Napalm Death

The Code Is Red...Long Live the Code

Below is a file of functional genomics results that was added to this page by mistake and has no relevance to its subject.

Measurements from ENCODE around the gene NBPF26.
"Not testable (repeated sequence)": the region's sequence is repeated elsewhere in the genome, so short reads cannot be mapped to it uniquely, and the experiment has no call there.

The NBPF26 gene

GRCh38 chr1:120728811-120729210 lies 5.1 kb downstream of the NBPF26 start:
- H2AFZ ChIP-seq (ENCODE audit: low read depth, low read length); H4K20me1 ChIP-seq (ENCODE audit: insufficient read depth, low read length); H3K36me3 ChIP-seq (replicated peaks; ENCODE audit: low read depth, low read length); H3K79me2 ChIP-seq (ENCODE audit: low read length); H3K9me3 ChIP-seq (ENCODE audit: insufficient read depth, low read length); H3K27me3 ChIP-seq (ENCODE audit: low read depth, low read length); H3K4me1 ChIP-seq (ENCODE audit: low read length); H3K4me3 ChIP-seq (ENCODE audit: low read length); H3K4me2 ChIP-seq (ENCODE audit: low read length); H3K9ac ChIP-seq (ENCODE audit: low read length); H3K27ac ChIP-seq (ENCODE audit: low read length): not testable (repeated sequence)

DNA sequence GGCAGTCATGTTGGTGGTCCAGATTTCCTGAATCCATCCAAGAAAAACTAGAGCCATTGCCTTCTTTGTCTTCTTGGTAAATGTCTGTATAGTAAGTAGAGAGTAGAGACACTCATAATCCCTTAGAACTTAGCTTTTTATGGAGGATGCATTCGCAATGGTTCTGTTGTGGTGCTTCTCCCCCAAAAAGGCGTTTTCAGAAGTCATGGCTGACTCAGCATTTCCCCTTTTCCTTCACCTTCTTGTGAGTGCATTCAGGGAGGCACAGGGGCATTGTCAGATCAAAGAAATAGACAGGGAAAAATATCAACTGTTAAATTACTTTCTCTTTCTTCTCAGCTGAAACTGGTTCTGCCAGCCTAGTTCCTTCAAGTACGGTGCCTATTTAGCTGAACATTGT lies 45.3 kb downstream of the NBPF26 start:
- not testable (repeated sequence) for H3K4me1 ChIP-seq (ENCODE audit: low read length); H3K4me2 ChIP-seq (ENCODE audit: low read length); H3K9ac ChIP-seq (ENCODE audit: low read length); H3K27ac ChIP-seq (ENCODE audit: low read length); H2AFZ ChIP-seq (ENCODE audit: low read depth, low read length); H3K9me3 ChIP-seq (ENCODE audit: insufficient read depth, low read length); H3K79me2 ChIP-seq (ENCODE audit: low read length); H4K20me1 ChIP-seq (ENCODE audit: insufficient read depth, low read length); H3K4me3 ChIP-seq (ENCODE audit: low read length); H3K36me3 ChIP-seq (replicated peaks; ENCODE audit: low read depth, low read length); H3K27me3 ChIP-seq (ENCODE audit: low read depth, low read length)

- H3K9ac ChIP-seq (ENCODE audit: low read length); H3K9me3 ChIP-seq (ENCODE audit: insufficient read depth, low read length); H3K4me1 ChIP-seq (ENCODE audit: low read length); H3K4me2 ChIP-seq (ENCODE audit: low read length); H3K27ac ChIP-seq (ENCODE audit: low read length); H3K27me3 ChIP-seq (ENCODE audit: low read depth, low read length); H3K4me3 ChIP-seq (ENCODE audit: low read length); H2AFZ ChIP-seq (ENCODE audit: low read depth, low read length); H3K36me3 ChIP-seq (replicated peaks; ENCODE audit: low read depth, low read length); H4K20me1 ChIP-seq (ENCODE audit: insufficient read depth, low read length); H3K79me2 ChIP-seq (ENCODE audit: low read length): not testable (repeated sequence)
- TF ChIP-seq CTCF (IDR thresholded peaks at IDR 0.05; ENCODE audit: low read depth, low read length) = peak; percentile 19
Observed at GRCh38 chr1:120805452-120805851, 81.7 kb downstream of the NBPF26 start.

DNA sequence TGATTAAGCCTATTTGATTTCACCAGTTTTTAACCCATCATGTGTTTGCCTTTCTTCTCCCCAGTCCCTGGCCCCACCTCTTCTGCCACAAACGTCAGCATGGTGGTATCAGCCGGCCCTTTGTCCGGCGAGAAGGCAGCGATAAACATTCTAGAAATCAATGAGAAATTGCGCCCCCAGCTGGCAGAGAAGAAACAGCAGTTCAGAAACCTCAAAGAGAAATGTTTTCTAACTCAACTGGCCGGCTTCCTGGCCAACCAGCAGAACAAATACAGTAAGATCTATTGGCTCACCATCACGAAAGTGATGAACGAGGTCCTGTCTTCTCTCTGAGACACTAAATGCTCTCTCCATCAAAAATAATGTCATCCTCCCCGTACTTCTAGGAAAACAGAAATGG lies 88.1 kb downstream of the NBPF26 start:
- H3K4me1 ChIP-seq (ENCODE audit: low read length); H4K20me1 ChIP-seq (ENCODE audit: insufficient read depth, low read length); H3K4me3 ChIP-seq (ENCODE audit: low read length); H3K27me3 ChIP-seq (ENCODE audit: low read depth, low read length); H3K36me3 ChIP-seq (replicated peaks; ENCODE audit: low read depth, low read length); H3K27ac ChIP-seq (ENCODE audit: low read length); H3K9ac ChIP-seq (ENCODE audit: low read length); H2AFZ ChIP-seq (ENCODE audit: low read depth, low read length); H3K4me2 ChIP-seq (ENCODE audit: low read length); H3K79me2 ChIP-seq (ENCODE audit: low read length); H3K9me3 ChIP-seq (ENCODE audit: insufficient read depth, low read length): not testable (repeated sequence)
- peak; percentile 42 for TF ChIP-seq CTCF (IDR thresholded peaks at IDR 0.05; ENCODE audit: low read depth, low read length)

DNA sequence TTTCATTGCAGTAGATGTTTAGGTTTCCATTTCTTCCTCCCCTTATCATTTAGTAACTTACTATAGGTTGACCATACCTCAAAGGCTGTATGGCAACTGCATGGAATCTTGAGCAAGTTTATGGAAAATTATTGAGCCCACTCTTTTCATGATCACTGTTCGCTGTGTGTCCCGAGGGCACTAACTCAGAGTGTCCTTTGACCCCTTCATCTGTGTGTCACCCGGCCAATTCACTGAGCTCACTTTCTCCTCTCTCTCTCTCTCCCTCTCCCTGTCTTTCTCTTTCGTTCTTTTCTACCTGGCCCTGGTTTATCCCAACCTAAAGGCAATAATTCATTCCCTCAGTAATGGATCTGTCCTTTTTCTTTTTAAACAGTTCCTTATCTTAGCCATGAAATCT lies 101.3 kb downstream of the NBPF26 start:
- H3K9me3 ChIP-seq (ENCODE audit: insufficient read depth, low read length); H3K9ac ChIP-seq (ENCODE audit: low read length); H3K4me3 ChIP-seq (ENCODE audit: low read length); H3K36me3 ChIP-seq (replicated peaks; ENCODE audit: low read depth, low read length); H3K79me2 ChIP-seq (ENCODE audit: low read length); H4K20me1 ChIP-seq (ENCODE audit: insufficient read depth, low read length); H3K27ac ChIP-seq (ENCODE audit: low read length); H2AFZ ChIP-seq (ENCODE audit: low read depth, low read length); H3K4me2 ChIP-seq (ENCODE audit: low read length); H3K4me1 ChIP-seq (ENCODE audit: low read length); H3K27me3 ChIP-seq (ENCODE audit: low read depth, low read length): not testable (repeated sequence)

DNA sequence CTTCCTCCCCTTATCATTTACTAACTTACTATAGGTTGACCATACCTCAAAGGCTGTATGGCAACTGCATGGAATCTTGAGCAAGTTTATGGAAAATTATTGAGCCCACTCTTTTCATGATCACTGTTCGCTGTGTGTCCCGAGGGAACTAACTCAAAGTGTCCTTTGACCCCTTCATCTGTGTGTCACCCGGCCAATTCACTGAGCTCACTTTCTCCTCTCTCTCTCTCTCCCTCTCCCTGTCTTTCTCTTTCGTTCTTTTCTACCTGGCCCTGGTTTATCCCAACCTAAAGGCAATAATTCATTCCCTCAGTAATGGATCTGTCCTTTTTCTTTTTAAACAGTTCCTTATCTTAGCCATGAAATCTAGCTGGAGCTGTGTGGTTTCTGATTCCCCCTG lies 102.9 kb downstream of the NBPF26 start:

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Had you dared to suggest back in the late '80s that Napalm Death -- not one of their supposedly more stable peers -- would be the ones to survive through thick and thin and become elder statesmen of extreme metal, you might have been laughed right out of the meat market. But here they are, still thriving decades on from grindcore's violent birth and 11 (that's 11!) studio albums into their career, despite continued challenges like the long-mooted, now seemingly official, departure of long-serving guitarist Jesse Pintado after a decade of work alongside mainstay Mitch Harris. Of course with this elder statesmen status comes the matter of (cough!) maturity, and that right there may be the single word that defines 2005's The Code Is Red...Long Live the Code, whether Napalm likes it or not. It also serves as the dividing line between those fans who have either stuck with or recently discovered the band, and those for whom Napalm Death may as well have died an excruciatingly painful, er, napalm death after releasing those two grindcore-defining first albums: Scum and From Enslavement to Obliteration. The latter are encouraged to take a hike right now, because even ultra-brief new punishments like "Right You Are" and "Pay for the Privilege of Breathing" only barely recall those early years, of which enduring bassist Shane Embury is the only remnant. Rather, though signature new material like "Silence Is Deafening," "Climate Controllers," and "Striding Purposefully Backwards" retains a concerted punk edge in its riffing and arrangements (a trend begun with 2000's revitalizing Enemy of the Music Business), Napalm's maturity (there's that word again), improved technical abilities, as well as a cleaner, more sophisticated production can't help but manifest themselves throughout this set. And yet, even as they prove that reinstating a certain punk ethos still won't get you back to Kansas again, these tracks carry an implicit challenge, daring even the most cynical of listeners to remain unmoved by the gigantic riffs unleashed by the title track or the colossal "All Hail the Grey Dawn" -- not to mention Barney Greenway's still inimitable throat of Armageddon. At this stage, all that's left to comment on are the guest appearances from Hatebreed's Jamie Jasta (pretty nondescript, somewhere in "Instruments of Persuasion"), old Carcass sparring mate Jeff Walker (more obvious in "Pledge Yourself to You"), and lending his unmistakable warble to "The Great and the Good," none other than Jello Biafra. In sum, while most certainly not likely to reconvert old-school grindcore purists, The Code Is Red...Long Live the Code shows Napalm Death in finer form than arguably any of their '90s efforts and lacking little in terms of the uncompromising fury and intelligence that helped make their name.

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